Leading Across Diversity with MIKA


Great opportunities abound for a new baby food product in Liberia.

The product underwent extensive research and design and considered the Liberians’ unique dietary habits. The company shipped a large volume of the products into the country, launched its products with a baby picture on them, and coupled with extensive promotions and free samples for parents to try with their kids.

The result? It flopped!

It is not because the product is not working but because of the baby picture on the front of the jar. What?

It was only found out later that African distributors usually place pictures of the contents on their labels, and placing a jar with a baby picture on the front created a different meaning altogether. Oops!

This is just one of the numerous exciting stories of what happens when we are not managing diversity consciously.

If we look around us, hospitals receive patients from all over the world, especially when Singapore is a medical hub.

Hospitals engage interpreters to support the local surgeon in explaining the medical conditions to a patient from Vietnam or Dubai. After all, if you are a patient, you want to know why you are operated on.

And this is an accurate picture of our workplace today, where a professional may quickly encounter 10 to 12 cultural contexts in a single day.

Nearly 90 per cent of leading executives from 68 countries shared the concern for cross-cultural leadership as the top leadership challenge for the next century.

The top of the list includes areas like understanding how to manage diverse customers, recruit and develop cross-cultural talent, manage diverse teams and adopt an adaptive leadership style while demonstrating respect and building trust.

How do we ensure that our culturally diverse environment can thrive?

This is an exciting time where multiple possibilities can be created if leaders and businesses know how to manage better and engage multiple talented and diverse perspectives. If managed well, this is an excellent opportunity and must be managed consciously.

I will share four pointers for leading across diversity using the acronym – MIKA.



Find a Motivator to know more about this person; curiosity is a motivator. This is an essential and first ingredient in ensuring that you are creating the right chemistry with your co-workers from another culture. Being curious will motivate you to understand and appreciate why your co-workers are doing what they are doing.

For example, in a conversation between an American and an Italian, an American may assume that “now that we are friends, there is no need for argument”.

However, the Italians don’t think so. In fact, for them, “now that we are friends, we can have a REAL argument”. It might not be harmful if they argue with you, now that you know they see you differently – a true friend! Adopting curiosity as a motivator will prompt you to ask questions and seek clarification if necessary to avoid the unnecessary.



This refers to igniting a strategy in managing the process.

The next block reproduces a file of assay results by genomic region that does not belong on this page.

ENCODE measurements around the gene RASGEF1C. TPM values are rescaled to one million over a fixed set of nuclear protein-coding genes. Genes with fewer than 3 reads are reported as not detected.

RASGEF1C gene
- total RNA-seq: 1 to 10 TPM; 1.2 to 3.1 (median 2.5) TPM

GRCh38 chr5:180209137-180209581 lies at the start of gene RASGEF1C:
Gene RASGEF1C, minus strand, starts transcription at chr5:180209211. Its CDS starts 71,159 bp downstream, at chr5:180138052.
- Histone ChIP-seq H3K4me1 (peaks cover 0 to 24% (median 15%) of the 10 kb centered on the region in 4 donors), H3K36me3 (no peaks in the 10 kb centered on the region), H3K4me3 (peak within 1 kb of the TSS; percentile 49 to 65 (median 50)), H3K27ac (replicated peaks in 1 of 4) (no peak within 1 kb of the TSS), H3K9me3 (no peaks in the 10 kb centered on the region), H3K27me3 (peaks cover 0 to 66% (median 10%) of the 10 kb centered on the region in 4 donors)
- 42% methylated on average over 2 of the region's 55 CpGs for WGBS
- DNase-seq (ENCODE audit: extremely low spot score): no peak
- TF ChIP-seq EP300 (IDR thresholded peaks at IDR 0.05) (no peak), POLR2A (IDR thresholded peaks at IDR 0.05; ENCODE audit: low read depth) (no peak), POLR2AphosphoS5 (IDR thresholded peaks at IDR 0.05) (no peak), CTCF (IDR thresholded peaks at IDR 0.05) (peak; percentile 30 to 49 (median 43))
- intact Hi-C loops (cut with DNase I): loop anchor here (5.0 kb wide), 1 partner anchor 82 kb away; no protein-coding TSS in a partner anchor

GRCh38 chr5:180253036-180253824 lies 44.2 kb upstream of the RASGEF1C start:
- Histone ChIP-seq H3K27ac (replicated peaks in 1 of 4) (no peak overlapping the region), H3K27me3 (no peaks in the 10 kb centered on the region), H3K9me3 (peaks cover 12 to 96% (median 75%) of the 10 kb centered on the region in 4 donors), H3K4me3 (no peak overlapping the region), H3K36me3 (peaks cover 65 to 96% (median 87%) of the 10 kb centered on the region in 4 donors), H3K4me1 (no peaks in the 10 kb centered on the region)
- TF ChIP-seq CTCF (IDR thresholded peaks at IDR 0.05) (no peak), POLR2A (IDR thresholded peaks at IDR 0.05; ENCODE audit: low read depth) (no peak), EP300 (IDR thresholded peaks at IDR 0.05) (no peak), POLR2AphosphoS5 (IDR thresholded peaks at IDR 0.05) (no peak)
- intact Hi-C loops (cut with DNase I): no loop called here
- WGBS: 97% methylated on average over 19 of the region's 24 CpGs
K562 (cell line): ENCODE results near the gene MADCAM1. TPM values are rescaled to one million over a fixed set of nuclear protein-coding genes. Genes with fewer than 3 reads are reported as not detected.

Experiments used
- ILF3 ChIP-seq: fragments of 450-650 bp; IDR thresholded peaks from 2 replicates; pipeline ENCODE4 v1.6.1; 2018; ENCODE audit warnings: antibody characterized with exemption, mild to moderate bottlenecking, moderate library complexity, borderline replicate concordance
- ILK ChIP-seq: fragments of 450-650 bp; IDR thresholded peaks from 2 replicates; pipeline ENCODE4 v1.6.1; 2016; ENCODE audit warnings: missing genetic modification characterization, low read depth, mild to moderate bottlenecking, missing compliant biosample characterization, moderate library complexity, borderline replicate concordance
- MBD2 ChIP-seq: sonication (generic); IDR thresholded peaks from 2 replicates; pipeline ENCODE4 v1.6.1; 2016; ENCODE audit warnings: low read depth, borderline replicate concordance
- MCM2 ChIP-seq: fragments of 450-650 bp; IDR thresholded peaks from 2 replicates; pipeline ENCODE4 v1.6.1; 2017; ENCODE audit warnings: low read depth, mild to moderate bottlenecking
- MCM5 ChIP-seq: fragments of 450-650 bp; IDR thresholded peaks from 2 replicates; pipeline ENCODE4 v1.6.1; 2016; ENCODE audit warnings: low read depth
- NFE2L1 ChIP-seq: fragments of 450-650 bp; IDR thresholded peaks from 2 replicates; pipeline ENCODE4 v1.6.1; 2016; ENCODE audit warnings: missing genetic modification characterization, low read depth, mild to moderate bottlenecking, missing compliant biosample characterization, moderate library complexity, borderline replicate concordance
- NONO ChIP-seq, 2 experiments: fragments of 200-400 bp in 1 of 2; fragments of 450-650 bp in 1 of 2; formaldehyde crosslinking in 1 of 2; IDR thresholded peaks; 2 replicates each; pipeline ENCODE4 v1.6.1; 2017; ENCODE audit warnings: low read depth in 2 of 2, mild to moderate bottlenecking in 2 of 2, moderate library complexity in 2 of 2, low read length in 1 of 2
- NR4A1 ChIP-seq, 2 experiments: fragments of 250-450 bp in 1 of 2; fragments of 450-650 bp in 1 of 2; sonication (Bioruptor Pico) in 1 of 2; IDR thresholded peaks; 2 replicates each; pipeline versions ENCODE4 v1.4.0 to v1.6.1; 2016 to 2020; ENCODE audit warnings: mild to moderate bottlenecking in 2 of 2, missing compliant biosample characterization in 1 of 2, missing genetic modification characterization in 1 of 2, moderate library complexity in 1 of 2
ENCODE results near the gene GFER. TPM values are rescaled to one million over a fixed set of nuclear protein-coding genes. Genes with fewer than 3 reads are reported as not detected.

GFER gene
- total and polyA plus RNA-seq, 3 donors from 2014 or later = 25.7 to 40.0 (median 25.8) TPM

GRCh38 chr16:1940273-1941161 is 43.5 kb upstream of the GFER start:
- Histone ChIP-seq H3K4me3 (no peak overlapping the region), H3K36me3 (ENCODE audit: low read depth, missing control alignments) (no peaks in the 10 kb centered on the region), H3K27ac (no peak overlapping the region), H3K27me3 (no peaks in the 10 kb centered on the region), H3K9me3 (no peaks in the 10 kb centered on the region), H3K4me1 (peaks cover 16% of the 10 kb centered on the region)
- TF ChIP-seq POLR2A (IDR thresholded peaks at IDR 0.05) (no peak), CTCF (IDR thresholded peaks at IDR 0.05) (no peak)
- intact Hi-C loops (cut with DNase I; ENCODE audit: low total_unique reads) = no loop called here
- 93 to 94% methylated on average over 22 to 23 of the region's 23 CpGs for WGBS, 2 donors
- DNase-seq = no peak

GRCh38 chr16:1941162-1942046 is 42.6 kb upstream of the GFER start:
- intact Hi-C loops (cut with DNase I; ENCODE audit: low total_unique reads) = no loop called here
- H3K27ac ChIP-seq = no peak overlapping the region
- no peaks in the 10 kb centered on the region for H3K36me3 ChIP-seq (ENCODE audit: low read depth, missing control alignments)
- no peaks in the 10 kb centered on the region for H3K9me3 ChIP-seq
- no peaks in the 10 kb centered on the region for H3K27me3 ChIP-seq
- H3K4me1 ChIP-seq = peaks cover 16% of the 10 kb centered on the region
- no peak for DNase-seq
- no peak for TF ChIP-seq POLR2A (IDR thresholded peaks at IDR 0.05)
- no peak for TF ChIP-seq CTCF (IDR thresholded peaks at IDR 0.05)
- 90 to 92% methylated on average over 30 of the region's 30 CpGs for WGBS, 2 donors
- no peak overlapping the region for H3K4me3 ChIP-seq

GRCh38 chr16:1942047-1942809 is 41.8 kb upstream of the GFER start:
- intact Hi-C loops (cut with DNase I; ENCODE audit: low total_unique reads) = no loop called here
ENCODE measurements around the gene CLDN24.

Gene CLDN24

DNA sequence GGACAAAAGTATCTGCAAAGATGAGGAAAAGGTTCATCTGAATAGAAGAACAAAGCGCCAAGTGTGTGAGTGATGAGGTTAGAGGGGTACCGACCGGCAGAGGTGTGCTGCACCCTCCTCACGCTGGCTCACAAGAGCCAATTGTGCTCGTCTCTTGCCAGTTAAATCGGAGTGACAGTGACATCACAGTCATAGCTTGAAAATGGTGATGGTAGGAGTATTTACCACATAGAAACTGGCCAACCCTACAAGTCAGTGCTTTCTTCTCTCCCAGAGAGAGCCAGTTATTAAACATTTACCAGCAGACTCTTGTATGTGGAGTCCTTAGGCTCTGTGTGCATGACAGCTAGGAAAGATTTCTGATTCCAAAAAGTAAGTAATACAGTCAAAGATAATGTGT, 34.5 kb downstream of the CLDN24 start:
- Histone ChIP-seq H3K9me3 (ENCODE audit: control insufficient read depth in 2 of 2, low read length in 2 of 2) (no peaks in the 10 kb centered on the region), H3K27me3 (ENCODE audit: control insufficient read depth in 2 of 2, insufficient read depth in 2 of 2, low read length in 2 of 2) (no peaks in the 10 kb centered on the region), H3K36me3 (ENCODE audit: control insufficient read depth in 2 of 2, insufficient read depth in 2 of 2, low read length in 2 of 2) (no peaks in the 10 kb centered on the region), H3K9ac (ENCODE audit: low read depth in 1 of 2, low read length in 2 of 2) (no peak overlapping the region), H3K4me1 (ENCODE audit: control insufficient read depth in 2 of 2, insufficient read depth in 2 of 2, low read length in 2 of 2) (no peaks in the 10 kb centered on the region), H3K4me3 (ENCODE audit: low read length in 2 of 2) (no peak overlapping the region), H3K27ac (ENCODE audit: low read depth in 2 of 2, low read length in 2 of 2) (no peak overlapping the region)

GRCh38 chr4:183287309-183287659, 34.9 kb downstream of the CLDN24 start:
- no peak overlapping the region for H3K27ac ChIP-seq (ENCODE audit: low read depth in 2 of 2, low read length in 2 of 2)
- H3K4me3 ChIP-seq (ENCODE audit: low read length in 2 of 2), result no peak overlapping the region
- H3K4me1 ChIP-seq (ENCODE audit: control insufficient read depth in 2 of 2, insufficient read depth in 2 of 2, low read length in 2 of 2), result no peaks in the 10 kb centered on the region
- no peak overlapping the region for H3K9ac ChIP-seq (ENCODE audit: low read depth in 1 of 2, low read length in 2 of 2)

This helps you in managing expectations from both sides. Suppose you have learned that your German counterparts adopt a shared leadership approach by seeking consensus from all parties. In that case, you might be able to manage their expectations better by sharing with them the norms in Singapore or, specifically, your organization in this part of the world.

The same company does not operate similarly across the globe. This is about what is more helpful from the information you have gathered.

Don’t try to get it right the first time. If you appreciate the person and seek an effort to understand them, they will notice and will not fault you for it.

People are more magnanimous than you think if you appreciate them.



Acquiring knowledge of their culture is essential. However, we can’t know every culture across the globe. Most training would emphasize too much understanding the cultural context in which they operate and, therefore, behaviour. This might not be useful as the primary indicator of how to work with them, as it is just a broad categorization of the behaviour.

Acquiring knowledge of the culture is helpful if you meet a business associate for the first time, where you do not have the luxury of understanding your counterpart on a social, informal level. The knowledge gained will help you to manoeuvre the meeting consciously.



This is about exhibiting helpful behaviours to accelerate the progress and relationship forward. We are referring to behavioural flexibility. For example, not all German, Australians, American or Asian counterparts might behave the same as your book says.

Exhibit behavioural flexibility and work with your guts.

For example, an Australian and a Filipino met in a business meeting for the first time. The Australian acquired knowledge about the Philippine culture understood that trust building is a priority, and decided not to talk about money and terms. Still, it turned out that the person was open to discussing the fees at the first meeting.

Be flexible. Adopt behaviour that enabled the process during that moment.


This is Joseph@RISEUP Signing Off.

May You TRANSFORM, FLOURISH AND PROSPER in the brand new world!

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